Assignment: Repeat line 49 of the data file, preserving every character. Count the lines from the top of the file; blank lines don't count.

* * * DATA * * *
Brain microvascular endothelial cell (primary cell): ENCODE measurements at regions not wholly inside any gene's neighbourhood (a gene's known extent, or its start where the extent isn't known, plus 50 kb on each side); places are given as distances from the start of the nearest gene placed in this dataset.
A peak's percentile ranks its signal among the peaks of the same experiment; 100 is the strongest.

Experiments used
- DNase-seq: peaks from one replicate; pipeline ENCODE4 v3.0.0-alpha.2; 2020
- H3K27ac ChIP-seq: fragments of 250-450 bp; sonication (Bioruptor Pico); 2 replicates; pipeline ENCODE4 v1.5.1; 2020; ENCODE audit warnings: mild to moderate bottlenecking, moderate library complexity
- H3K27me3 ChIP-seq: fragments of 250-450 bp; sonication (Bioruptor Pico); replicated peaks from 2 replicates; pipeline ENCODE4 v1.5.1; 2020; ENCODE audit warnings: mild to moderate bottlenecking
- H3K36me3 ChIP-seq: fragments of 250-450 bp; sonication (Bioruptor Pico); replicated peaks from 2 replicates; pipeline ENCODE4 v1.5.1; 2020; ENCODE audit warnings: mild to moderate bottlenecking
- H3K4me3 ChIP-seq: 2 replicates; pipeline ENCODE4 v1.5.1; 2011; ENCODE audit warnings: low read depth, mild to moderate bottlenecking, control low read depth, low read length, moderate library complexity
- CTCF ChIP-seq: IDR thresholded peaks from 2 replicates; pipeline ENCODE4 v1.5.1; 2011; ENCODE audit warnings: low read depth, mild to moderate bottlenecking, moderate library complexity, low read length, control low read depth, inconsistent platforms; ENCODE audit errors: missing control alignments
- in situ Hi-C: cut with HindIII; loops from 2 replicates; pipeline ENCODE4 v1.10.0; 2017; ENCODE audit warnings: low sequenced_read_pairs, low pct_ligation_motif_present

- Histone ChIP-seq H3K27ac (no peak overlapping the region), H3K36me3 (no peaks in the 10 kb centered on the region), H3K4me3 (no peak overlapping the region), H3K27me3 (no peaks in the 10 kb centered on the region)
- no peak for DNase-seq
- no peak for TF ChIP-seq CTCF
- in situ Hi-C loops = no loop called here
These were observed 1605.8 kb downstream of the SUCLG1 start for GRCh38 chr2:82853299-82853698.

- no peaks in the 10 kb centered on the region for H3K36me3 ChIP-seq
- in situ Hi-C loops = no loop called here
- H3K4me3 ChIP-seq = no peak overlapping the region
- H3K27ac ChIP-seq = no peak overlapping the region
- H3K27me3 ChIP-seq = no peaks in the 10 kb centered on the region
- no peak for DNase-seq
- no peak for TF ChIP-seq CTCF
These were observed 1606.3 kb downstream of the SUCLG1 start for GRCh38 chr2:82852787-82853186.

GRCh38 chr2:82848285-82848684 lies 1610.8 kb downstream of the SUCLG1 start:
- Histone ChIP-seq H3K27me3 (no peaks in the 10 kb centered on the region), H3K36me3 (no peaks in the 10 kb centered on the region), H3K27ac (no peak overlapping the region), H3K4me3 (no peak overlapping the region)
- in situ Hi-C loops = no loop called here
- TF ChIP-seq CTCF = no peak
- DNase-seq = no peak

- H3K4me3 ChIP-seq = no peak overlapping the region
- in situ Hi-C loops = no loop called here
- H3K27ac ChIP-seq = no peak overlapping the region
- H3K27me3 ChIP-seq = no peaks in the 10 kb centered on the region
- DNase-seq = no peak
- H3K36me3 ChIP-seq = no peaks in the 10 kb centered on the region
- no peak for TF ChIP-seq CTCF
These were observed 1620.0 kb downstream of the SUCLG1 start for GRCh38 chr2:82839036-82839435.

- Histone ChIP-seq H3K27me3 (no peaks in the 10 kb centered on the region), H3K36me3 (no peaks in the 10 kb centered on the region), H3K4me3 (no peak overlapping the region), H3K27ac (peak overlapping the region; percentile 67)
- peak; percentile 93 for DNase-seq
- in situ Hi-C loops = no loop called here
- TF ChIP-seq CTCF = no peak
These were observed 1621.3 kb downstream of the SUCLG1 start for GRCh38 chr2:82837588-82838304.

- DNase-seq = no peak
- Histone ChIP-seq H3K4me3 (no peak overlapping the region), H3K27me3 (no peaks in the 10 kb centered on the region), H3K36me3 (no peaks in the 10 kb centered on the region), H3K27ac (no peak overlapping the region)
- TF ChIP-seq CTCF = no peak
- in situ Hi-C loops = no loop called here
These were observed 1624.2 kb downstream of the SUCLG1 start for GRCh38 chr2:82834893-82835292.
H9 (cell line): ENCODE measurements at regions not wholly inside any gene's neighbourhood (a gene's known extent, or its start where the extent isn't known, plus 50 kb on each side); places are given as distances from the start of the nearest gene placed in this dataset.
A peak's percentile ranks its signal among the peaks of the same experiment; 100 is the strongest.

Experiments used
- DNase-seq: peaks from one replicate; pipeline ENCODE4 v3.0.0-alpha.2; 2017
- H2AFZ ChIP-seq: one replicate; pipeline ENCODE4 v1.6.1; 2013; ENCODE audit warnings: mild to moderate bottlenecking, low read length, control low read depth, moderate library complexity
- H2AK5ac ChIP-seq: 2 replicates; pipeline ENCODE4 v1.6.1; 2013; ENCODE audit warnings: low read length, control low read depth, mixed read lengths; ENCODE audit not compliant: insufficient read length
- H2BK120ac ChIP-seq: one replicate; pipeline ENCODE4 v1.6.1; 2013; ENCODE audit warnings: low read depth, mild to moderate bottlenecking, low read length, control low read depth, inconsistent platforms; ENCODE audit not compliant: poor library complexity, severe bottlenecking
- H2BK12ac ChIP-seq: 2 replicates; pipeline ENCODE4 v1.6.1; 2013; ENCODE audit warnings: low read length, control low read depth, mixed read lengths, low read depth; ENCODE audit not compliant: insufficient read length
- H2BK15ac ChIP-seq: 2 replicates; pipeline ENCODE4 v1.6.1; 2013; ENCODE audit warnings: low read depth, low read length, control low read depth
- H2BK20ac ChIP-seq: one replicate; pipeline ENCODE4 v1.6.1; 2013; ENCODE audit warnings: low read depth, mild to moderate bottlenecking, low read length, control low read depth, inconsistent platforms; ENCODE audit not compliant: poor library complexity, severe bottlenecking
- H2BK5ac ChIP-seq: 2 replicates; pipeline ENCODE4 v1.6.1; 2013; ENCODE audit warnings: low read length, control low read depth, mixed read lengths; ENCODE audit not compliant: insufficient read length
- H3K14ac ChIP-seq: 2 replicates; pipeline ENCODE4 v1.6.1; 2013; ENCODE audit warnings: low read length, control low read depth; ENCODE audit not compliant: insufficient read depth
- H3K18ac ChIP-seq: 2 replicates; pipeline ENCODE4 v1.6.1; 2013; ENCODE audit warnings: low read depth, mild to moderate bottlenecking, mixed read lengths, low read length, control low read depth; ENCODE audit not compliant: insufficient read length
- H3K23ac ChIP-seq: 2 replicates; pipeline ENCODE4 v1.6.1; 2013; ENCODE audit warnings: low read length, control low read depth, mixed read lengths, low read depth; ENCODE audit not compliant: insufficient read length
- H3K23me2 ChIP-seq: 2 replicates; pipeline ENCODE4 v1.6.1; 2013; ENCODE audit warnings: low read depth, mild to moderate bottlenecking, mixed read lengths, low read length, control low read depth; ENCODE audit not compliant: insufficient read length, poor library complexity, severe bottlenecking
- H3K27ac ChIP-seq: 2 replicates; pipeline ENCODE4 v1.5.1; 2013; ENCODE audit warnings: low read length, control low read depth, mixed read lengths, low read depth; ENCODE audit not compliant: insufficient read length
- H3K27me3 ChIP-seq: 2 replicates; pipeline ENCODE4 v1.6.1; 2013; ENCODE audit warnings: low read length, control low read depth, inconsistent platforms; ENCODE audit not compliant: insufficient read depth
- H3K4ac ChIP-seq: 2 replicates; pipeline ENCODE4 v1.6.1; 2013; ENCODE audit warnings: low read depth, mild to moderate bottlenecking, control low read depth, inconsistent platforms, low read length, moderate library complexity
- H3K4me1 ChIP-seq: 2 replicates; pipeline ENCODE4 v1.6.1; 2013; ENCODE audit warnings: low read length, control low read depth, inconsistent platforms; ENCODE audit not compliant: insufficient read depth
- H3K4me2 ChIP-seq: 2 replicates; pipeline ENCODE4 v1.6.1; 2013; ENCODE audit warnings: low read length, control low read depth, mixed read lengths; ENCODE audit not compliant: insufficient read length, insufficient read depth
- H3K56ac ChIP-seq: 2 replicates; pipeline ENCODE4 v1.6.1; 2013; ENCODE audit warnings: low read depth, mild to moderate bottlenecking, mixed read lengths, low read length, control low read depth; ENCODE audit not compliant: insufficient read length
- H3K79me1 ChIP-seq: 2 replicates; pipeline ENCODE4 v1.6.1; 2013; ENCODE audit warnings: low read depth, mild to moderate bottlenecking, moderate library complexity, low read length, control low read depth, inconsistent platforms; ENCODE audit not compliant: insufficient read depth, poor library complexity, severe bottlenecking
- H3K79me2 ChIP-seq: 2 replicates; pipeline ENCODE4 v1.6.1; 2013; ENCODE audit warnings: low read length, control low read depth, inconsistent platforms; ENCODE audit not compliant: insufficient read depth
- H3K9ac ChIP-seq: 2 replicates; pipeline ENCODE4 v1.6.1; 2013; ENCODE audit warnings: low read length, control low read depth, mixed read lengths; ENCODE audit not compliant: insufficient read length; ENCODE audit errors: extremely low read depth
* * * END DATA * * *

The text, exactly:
Experiments used